To add this restriction to your channel placement and sizing, in CAPsMAN on the Channel Tab:

Create two channel plans, one for 2.4 and one for 5 GHz. In Andrew’s example, he names them wlan1 (2.4) and wlan2 (5GHz).

Once the channel plans are created, they are applied in the Config tab:

Thanks for that tip Andrew.

CAMsMAN HowTo Step by Step

Assuming you need more than a little trick to make your setup work, here is a step by step process to set up CAPsMAN. My goal here is to configure the least number of items to make a working setup with 2 different SSID’s, one for 3.4 and one for 5GHz. Yes, many of these configuration pieces can be set up as multiple policies and applied in a parent/child hierarchy but I wanted fast and simple and again, the least number of steps. I assume your CAPsMAN controller iw a working MikroTIk router (default configuration is fine) and the CAPs are also defaulted devices.

CAPsMAN Controller (Main Router)

Assuming your Local Area Network is on a bridge named bridge, first create a datapath. This tells CAPsMAN where to add the CAP wireless interfaces.

Next, you will create two configurations, one each for 2.4 and 5 GHz. If you don’t have dual-band CAPs that is fine it will still work. I have numbered the steps to help you keep them straight.







Next you will create two provisioning setups that will apply the proper configuration to the proper WiFi radio.

Finally, make sure CAPsMAN Manager is enabled:

That is it for the controller.


Now to the CAP. In this case I am using a MikroTIk hAP ac Lite. I have the default configuration in place which means both wlan radios and ether2-5 are bridged together. All I need to do is enable the device as a CAP, tell it which interfaces will be controlled and tell it where to find the CAPsMAN controller (Discovery Interface):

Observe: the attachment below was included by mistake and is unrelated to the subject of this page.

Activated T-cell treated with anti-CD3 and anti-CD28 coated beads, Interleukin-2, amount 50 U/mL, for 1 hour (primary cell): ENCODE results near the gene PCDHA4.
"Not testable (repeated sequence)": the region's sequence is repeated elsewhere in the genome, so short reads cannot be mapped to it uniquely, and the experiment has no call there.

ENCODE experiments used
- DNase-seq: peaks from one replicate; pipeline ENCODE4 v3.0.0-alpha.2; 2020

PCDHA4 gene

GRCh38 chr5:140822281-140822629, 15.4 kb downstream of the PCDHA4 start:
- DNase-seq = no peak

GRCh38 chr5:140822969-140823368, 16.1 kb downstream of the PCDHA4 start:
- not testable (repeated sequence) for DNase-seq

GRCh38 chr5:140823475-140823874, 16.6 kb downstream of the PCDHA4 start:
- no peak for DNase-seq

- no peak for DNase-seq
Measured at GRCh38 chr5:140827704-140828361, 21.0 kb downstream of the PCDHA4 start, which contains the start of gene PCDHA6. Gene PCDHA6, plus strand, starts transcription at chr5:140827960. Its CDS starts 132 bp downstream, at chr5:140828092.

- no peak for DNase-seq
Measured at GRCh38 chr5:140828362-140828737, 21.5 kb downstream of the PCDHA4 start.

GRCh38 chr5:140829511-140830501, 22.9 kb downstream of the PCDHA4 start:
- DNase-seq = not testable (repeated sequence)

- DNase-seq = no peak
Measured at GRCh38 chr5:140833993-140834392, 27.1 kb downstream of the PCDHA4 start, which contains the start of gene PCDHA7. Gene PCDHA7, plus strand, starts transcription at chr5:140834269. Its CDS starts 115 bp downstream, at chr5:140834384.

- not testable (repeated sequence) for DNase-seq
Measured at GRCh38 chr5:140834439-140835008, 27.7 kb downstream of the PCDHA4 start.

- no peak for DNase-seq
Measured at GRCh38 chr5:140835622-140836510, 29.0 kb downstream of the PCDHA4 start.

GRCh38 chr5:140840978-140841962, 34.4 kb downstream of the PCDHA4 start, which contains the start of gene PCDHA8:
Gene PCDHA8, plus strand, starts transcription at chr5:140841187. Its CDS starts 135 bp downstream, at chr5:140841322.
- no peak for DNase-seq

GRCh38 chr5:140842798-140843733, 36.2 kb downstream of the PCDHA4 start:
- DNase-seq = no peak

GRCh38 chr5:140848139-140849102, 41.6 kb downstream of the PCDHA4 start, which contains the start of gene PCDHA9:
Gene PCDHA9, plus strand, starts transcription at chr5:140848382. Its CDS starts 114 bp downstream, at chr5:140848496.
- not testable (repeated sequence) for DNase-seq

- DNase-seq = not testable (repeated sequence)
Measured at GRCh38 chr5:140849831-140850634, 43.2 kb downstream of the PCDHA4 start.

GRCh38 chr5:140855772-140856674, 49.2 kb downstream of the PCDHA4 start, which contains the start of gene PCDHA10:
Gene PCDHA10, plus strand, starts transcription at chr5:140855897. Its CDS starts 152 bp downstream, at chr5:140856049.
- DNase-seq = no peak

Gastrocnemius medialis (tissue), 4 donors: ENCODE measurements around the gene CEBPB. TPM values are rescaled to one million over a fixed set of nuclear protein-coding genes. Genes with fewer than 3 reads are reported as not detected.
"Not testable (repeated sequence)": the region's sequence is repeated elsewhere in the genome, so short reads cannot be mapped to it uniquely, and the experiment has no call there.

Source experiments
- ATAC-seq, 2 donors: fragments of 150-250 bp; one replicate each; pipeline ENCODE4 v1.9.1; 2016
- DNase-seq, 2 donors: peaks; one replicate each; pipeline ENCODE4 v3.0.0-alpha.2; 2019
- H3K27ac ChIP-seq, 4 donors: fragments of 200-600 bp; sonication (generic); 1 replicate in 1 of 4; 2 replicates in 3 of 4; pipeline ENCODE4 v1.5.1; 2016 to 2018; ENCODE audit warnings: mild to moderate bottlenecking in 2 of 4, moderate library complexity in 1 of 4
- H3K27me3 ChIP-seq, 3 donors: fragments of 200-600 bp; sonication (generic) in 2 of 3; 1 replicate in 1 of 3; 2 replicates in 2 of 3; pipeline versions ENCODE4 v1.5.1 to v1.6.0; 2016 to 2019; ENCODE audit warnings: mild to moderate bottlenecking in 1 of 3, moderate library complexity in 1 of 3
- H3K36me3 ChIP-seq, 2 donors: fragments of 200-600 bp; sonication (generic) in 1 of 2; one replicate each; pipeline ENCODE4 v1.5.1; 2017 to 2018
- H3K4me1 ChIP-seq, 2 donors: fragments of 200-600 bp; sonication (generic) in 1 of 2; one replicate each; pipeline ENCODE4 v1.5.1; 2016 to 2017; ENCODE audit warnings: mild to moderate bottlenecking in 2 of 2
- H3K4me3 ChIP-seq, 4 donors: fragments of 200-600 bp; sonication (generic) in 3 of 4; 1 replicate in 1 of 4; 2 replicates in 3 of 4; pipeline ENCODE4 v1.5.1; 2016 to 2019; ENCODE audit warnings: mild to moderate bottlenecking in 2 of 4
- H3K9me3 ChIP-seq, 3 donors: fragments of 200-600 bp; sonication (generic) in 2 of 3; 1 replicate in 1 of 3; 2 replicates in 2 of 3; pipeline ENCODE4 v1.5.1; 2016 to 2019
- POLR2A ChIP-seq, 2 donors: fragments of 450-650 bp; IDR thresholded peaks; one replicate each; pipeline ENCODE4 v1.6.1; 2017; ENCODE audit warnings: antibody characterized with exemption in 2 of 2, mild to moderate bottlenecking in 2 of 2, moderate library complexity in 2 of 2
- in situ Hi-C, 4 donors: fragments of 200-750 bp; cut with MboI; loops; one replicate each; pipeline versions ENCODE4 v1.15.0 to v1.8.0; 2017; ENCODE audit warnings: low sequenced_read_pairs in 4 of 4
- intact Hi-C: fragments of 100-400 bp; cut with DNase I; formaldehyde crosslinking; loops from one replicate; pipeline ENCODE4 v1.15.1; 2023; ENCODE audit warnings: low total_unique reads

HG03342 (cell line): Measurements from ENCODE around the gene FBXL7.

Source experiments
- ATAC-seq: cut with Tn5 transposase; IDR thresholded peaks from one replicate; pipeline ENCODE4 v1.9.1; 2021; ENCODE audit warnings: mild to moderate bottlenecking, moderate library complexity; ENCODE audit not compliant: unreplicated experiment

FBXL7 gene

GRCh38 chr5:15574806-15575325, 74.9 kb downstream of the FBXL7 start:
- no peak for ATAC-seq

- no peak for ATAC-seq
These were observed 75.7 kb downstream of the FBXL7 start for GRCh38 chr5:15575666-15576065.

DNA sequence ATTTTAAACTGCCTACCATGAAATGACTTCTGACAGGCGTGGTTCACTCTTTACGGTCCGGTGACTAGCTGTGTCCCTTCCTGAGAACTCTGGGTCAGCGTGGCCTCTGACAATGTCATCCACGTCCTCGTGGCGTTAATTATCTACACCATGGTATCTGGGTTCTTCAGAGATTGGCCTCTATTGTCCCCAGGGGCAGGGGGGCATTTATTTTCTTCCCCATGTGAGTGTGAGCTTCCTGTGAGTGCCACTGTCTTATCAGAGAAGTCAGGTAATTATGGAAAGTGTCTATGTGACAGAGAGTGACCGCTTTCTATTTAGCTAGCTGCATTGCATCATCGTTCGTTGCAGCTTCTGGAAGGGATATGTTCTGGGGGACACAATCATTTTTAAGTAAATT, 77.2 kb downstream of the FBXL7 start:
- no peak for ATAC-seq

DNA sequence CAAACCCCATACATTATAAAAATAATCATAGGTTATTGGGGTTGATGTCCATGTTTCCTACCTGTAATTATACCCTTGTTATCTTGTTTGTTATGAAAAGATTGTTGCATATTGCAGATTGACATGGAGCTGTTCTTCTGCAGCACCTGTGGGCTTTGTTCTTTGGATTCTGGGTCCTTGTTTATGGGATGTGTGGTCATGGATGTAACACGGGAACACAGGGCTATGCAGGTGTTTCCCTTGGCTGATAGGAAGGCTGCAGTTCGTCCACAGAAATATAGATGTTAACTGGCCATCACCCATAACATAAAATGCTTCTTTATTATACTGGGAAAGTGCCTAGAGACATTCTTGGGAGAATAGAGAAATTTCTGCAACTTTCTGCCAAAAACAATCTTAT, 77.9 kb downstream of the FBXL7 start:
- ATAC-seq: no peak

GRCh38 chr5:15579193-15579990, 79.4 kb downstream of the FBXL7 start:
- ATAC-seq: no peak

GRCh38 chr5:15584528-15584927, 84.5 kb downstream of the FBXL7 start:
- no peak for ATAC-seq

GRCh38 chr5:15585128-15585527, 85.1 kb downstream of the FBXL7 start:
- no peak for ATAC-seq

Once you click OK, the wireless status on the CAP will change to this:


And, on the CAPsMAN Controller you will see the CAP appear with a state of “Run”:


You will see the two radios from the cap here:


And your laptop should see both SSID’s:

That is it! You should now have a working CAPsMAN setup to which you can add lots more CAPs and control them all.

Samaritans Purse

My blogs have always been technical in nature. I see challenges faced by our customers and try to solve them using the products and technologies I know through my experience. This one is going to be very different!

For several years, I have had a relationship with an organization in North Carolina, Samaritan’s Purse. I have trained many of their technical staff in Boone, North Carolina, at my public training events and in their North Wilkesboro locations. The experience with this group has always been top notch. These guys and gals are dedicated to their jobs, and their attitudes are admirable, but more importantly, they all have a dedication to their God that influences everything they do.